ETF Fees & Cost Efficiency
Always remember — It’s what you keep, so you must consider results after tax. At the end of the day, you don’t want to get a tax bill because a mutual fund or hedge fund deemed it had to sell part of your position. When we talk about cost efficient investing, we refer to the good things ETFs can do for you. When you’re investing autonomously, you don’t sell until YOU deem such is necessary. While an automated platform may choose to sell one of your ETFs, it is important to understand that they have the ability to swap ETFs at times among the universe of ETFs they hold. Swaps won’t generate a tax event for you. That’s part of investing cost efficiently. Taxes are a cost.
While we make the case that ETFs are generally more cost efficient and lower cost; they aren’t free. ETFs come with expense ratios covering the issuer’s costs of putting them together, re-balancing the investments when needed and for other administrative costs. Expense ratios are expressed in basis points. A 100 basis points figure is equal to 1%. Therefore if an expense ratio is 20 basis points, your fee would be 1/5 of a percent or 0.20%. The dollar amount paid is assessed as a percentage of your investment. That 0.20% expense ratio denotes that on a $10,000 investment you would be charged $20 a year to own that ETF. You’ll find that most ETF expense levels are lower when compared to similar mutual funds. Buying ETFs with lower expense ratios allows you to keep more of the ETF’s return for yourself.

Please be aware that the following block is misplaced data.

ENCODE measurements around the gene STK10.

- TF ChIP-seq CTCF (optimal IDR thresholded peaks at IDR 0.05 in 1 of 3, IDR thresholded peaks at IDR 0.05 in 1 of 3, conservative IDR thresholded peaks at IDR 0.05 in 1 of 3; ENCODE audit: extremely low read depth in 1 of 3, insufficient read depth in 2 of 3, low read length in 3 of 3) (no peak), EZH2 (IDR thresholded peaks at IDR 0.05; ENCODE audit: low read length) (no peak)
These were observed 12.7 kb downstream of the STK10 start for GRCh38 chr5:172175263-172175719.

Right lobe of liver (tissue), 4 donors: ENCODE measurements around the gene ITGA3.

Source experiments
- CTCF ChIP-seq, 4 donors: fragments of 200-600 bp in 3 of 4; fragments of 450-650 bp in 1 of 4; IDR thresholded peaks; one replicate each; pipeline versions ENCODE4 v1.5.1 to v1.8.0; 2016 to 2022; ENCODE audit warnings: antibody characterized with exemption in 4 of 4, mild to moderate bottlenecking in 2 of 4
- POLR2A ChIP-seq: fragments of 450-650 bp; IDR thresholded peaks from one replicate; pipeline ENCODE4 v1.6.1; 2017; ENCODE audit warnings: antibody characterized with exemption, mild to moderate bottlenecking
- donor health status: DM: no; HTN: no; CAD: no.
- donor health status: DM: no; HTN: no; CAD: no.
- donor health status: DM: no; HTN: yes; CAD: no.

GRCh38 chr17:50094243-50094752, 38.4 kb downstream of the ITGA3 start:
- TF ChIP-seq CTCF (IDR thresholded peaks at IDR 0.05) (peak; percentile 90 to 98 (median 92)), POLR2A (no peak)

There are ETFs created in spaces that are more costly to run. Bond ETFs are one example as they generally have higher ticket costs, higher Bid-Ask Spreads (“BAS”) and other transactional costs. <See more about “BAS” below.> Instruments that need to be acquired in international markets, especially emerging markets, are more costly. ETFs that have strategies requiring more frequent adjustments are also more costly due to the higher activity required. That’s why these types of ETFs naturally come at higher expense ratios. Examine whether you feel the higher expense ratio for the ETF you’re considering for your portfolio is justified compared to other ETF alternatives. Compare the returns of the higher cost ETF with lower cost ETF alternatives that could bring you to a similar place. This assumes you can construct a more cost efficient portfolio that’s close to the space you seek.
BAS. More often than not, you’ll find that the bid-ask spread for ETFs is generally wider (bigger and hence more costly) than for mutual funds and single stocks. <Search “bid-ask spreads” for more information.> Threadvest’s ETF Miner works behind the scenes for you when you prioritize that you want to see ETFs with lower spreads. In the end, we believe you’ll find that if you intend on holding the ETF for a longer period of time such as 6 months or more, you’ll find that the cost efficiencies in the ETF win out over similar mutual funds and single stock investments. Its what you keep.